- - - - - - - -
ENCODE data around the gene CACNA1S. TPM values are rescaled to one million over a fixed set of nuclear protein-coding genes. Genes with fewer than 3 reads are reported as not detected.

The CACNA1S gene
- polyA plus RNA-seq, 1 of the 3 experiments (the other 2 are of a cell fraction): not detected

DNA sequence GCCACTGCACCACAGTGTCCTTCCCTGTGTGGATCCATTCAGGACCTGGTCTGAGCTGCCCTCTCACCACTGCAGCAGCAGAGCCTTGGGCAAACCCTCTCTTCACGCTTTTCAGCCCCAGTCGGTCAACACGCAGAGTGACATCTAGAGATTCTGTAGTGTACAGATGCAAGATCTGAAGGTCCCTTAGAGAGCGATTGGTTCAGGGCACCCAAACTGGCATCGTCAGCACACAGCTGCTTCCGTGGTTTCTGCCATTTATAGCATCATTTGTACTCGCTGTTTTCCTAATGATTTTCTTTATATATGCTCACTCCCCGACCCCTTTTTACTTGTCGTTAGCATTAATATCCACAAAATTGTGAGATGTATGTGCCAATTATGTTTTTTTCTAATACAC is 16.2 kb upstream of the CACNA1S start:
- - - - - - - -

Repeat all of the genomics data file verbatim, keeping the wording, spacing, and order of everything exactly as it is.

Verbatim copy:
ENCODE data around the gene CACNA1S. TPM values are rescaled to one million over a fixed set of nuclear protein-coding genes. Genes with fewer than 3 reads are reported as not detected.

The CACNA1S gene
- polyA plus RNA-seq, 1 of the 3 experiments (the other 2 are of a cell fraction): not detected

DNA sequence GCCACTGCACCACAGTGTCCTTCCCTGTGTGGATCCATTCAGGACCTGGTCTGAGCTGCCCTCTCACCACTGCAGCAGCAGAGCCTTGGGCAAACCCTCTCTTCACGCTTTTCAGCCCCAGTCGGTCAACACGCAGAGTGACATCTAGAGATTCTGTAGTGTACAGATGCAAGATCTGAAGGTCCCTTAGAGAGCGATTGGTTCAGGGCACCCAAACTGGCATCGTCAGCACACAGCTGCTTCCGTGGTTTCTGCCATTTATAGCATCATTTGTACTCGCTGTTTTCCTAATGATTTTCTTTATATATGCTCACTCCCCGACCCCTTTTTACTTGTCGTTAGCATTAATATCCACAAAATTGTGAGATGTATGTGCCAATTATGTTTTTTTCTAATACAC is 16.2 kb upstream of the CACNA1S start: